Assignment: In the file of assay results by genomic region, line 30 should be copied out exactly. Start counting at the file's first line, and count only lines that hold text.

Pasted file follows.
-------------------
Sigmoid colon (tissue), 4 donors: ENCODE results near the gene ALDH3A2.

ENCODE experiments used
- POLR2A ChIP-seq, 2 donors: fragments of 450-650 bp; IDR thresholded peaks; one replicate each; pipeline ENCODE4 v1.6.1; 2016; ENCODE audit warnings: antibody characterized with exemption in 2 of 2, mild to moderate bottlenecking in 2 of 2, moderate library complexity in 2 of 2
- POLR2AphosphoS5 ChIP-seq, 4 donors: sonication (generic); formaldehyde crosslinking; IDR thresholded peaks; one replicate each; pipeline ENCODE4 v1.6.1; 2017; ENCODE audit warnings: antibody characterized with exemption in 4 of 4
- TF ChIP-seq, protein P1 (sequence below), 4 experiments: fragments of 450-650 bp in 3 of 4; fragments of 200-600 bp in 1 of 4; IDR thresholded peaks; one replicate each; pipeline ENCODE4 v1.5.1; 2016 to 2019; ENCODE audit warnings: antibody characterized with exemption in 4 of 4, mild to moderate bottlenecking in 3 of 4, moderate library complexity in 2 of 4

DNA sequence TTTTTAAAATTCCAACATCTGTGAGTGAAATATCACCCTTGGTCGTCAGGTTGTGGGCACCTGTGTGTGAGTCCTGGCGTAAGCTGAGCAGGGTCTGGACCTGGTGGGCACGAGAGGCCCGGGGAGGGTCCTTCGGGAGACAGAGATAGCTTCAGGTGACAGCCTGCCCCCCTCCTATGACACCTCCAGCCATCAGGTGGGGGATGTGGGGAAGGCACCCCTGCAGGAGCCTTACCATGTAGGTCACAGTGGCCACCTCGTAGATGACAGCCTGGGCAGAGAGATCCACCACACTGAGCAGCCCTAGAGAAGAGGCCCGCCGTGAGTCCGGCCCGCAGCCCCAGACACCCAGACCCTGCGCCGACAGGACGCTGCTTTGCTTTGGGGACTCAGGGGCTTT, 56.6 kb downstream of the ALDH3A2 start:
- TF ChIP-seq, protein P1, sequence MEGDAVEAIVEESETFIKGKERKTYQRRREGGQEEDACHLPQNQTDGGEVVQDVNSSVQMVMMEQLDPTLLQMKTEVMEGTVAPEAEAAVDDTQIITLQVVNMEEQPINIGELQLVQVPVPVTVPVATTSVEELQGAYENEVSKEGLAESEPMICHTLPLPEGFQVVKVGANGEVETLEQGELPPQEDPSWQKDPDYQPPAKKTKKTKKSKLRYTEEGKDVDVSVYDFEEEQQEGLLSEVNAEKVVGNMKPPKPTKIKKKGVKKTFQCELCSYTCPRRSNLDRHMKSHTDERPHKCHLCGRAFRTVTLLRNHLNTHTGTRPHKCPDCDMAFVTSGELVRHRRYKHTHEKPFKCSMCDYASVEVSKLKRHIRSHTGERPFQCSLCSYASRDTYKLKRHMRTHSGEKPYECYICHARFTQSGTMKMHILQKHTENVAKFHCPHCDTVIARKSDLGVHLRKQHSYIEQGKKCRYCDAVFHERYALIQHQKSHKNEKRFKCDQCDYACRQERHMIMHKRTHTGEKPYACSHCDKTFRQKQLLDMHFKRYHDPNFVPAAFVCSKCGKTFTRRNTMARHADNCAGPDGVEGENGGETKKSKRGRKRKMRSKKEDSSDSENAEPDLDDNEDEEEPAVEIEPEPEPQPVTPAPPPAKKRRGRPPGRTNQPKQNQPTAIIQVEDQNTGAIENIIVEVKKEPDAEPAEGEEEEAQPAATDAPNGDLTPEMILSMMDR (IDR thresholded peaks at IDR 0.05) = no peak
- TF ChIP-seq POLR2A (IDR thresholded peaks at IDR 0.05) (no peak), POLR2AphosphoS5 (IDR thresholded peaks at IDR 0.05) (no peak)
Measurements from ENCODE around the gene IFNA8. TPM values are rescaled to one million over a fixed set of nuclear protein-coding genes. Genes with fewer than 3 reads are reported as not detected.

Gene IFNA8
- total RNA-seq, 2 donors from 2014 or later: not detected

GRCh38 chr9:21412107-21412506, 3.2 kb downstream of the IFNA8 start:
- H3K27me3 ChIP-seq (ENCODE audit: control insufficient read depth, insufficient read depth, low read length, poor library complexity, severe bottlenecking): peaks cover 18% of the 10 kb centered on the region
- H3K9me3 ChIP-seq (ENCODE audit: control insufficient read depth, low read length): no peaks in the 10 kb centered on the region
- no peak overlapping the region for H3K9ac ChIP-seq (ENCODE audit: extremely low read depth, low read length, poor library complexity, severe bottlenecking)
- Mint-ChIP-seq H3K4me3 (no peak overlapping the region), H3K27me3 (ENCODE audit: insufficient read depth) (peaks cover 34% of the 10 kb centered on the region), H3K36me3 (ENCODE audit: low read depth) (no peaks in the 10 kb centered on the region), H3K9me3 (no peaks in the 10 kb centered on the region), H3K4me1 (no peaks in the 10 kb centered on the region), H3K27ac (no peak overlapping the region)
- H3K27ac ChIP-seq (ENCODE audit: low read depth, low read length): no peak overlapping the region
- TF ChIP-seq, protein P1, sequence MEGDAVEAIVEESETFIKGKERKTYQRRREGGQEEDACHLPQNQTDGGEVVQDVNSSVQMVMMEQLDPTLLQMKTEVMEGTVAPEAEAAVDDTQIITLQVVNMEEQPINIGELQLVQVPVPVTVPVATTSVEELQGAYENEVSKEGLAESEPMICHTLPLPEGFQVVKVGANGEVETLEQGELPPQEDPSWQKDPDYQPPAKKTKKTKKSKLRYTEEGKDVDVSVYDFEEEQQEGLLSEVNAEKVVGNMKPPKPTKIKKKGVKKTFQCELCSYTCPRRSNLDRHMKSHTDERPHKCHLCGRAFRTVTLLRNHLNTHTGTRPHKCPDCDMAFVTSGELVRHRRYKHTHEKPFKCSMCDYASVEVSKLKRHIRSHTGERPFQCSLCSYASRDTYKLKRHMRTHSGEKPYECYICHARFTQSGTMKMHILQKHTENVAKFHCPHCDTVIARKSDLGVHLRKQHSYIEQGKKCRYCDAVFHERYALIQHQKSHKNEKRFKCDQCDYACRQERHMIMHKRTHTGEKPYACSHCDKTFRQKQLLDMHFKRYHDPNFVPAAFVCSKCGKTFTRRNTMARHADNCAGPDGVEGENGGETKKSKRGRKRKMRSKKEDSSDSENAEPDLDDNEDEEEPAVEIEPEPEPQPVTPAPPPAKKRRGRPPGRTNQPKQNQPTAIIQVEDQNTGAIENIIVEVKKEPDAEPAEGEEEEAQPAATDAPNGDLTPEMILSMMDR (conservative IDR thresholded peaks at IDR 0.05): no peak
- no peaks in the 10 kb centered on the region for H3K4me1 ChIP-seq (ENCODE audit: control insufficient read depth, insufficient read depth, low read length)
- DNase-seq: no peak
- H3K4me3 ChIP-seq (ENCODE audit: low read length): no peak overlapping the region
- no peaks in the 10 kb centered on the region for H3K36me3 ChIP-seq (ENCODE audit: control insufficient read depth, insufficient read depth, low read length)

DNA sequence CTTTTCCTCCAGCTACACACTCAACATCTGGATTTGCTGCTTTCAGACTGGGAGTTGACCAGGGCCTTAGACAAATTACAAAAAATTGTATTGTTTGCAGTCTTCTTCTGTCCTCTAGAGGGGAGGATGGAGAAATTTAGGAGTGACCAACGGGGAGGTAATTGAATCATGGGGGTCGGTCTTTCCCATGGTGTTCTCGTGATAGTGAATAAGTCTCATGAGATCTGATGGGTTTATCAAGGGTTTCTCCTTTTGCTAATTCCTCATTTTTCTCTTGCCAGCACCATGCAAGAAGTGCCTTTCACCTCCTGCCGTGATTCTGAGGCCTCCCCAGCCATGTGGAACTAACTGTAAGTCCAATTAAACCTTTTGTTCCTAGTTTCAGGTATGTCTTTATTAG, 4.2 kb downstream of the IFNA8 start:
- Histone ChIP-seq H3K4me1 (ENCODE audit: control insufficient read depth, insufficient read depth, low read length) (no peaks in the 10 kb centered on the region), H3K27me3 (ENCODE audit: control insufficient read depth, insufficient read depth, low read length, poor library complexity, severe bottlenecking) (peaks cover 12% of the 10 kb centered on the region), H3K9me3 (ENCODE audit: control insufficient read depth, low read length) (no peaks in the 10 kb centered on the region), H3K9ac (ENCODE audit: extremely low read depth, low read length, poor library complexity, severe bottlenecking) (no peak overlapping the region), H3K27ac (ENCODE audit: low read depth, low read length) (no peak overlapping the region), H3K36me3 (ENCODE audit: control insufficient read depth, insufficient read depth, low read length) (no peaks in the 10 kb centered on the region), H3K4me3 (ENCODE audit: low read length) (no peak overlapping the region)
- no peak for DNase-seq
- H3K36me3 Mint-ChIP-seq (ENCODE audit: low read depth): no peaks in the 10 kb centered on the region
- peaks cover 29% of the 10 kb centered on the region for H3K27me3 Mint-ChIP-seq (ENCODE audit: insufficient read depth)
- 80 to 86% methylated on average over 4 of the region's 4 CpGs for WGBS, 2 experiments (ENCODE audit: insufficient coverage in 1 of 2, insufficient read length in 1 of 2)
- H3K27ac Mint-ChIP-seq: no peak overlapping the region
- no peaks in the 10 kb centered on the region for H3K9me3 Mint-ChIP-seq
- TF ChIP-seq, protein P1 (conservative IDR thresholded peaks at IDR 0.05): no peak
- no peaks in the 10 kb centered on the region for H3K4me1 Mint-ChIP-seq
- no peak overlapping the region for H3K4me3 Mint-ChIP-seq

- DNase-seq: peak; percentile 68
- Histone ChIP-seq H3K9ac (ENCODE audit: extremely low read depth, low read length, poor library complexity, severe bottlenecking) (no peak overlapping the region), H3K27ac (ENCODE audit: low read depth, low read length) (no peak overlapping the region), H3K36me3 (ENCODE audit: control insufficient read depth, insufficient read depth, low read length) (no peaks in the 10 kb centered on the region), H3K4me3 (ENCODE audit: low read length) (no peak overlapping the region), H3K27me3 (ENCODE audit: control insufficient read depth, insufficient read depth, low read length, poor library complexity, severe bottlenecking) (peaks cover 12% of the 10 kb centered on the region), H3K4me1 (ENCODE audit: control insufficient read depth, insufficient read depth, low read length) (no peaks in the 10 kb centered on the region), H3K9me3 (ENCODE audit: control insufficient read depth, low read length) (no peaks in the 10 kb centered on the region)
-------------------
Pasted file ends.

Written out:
- no peaks in the 10 kb centered on the region for H3K9me3 Mint-ChIP-seq